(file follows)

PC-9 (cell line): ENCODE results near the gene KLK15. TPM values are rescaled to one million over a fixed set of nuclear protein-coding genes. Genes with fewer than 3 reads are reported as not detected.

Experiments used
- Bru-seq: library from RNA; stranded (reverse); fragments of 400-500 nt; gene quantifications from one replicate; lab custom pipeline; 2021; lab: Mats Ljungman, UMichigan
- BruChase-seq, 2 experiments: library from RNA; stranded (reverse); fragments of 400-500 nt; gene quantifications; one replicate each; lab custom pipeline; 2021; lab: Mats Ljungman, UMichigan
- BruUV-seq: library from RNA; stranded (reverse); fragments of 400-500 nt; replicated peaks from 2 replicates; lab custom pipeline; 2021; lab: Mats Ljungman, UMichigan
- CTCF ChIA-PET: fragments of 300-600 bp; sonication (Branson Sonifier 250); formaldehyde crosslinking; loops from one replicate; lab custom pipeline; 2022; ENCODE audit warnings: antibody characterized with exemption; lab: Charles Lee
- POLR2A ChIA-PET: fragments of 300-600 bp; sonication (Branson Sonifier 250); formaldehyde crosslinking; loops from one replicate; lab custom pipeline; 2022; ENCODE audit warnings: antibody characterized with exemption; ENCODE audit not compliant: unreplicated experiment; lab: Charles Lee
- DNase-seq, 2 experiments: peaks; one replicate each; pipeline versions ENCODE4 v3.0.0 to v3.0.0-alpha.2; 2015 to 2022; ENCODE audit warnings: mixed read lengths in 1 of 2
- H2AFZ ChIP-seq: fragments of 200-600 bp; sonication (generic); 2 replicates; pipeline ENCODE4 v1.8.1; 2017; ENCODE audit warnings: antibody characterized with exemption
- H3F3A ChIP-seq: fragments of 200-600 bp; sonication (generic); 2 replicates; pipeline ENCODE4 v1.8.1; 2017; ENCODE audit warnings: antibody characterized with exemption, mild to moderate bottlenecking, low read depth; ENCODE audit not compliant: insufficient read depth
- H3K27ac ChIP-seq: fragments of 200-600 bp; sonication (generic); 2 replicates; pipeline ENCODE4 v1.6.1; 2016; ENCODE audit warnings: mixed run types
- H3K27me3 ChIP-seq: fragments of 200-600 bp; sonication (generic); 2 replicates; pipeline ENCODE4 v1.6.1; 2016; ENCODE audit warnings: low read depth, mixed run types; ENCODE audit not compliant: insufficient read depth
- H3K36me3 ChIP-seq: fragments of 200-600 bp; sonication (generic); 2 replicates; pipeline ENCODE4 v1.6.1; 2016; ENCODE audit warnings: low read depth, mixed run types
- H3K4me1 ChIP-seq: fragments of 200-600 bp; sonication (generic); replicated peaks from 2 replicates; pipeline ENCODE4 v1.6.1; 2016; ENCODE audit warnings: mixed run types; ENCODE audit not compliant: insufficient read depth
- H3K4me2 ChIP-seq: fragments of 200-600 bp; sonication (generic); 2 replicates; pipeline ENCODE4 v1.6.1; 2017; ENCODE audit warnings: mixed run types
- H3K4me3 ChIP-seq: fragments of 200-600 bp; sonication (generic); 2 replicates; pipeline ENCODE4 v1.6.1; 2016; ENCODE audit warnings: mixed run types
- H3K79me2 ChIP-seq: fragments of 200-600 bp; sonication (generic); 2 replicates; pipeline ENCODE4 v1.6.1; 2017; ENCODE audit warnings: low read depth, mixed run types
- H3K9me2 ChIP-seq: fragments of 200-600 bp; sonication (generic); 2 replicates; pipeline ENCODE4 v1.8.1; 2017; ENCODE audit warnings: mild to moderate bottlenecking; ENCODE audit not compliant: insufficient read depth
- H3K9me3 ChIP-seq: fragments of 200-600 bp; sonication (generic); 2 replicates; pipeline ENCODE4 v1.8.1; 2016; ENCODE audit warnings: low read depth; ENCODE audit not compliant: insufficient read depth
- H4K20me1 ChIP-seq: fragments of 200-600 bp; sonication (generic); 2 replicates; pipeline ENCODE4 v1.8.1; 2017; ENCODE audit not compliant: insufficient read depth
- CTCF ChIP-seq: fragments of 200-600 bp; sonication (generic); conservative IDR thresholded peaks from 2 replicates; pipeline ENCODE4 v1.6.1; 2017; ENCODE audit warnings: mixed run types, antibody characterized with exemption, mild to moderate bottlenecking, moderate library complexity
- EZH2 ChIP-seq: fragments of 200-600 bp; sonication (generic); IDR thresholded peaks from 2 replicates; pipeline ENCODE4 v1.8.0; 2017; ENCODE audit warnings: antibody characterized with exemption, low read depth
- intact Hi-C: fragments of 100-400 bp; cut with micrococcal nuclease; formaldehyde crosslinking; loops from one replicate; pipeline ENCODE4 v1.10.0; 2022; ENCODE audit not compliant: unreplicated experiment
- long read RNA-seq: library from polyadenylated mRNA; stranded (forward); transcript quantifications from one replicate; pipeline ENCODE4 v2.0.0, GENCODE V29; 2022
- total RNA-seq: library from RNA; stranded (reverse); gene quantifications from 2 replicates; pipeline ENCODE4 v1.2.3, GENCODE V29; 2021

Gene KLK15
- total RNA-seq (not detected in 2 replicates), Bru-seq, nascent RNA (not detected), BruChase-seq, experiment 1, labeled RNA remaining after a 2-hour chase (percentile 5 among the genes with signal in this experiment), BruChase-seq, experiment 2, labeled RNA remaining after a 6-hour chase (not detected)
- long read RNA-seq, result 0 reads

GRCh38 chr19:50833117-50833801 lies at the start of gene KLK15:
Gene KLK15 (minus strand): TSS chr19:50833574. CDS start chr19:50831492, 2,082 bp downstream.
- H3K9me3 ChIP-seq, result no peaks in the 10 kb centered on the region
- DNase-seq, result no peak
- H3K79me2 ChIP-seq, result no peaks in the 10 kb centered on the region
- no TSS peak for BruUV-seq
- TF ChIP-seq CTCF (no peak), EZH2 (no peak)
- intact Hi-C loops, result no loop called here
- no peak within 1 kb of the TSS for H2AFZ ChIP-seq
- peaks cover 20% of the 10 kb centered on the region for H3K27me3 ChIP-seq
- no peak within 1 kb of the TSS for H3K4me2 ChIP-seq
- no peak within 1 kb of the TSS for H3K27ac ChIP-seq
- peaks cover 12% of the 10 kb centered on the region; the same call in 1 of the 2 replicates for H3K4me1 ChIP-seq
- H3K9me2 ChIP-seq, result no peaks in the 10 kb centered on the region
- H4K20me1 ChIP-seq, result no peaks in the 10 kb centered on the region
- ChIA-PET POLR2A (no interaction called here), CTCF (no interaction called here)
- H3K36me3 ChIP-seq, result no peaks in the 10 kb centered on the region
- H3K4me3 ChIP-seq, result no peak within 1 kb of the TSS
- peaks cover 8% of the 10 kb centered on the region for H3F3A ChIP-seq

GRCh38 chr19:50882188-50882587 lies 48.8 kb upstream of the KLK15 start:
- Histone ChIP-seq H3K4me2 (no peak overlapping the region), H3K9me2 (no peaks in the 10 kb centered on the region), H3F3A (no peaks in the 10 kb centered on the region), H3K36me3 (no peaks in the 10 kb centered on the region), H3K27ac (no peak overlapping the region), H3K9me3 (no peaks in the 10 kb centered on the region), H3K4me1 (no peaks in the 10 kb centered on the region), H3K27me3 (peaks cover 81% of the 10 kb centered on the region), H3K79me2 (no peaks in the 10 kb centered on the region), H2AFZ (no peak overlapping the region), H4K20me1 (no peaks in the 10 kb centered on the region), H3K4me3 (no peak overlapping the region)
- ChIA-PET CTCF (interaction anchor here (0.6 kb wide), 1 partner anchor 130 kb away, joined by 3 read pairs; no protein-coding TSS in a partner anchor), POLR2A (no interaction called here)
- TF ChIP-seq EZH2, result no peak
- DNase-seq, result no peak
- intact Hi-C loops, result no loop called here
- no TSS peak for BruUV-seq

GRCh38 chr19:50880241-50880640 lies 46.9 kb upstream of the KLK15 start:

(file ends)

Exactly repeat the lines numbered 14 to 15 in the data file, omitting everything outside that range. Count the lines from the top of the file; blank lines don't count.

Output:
- H3K4me1 ChIP-seq: fragments of 200-600 bp; sonication (generic); replicated peaks from 2 replicates; pipeline ENCODE4 v1.6.1; 2016; ENCODE audit warnings: mixed run types; ENCODE audit not compliant: insufficient read depth
- H3K4me2 ChIP-seq: fragments of 200-600 bp; sonication (generic); 2 replicates; pipeline ENCODE4 v1.6.1; 2017; ENCODE audit warnings: mixed run types